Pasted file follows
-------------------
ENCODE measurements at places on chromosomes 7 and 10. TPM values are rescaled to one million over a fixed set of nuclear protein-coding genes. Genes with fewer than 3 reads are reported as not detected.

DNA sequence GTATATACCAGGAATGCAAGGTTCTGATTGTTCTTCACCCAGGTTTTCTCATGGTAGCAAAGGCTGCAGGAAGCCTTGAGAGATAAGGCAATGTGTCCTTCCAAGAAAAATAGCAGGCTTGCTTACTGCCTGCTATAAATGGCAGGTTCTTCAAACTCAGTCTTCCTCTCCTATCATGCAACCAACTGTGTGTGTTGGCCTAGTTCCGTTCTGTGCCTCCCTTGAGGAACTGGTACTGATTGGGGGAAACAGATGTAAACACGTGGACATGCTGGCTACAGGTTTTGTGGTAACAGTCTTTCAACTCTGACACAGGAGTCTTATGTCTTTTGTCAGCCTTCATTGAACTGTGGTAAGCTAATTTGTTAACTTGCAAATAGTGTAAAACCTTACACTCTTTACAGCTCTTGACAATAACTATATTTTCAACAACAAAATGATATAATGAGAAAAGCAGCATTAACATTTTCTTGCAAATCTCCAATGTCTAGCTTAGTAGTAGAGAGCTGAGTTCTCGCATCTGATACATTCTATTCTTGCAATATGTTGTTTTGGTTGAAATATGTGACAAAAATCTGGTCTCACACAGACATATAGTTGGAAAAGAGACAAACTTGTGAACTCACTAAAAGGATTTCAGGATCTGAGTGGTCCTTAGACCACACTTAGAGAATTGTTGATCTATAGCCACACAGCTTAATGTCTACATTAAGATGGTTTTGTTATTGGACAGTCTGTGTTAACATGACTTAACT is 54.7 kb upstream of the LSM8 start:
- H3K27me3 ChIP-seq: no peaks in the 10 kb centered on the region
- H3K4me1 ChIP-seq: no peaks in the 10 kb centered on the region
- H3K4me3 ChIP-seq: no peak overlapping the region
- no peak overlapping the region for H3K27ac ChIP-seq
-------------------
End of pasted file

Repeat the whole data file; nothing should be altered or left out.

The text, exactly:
ENCODE measurements at places on chromosomes 7 and 10. TPM values are rescaled to one million over a fixed set of nuclear protein-coding genes. Genes with fewer than 3 reads are reported as not detected.

DNA sequence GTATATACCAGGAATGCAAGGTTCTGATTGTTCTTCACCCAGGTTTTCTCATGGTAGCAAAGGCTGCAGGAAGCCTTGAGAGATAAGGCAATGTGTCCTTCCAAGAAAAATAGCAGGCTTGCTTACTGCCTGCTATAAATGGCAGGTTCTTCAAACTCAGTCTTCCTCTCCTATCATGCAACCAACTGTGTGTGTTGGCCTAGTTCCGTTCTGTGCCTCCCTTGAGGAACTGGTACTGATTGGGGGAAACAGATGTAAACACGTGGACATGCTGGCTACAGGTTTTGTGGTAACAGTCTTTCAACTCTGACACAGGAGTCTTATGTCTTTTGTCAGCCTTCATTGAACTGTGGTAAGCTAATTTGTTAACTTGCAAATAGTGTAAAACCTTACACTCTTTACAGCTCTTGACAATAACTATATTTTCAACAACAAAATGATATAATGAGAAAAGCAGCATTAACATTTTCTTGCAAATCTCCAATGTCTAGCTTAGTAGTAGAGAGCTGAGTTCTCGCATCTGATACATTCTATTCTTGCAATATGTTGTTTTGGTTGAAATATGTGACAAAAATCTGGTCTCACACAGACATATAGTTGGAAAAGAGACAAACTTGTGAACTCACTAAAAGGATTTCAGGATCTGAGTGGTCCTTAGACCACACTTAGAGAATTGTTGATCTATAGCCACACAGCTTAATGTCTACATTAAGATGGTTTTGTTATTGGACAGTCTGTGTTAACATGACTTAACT is 54.7 kb upstream of the LSM8 start:
- H3K27me3 ChIP-seq: no peaks in the 10 kb centered on the region
- H3K4me1 ChIP-seq: no peaks in the 10 kb centered on the region
- H3K4me3 ChIP-seq: no peak overlapping the region
- no peak overlapping the region for H3K27ac ChIP-seq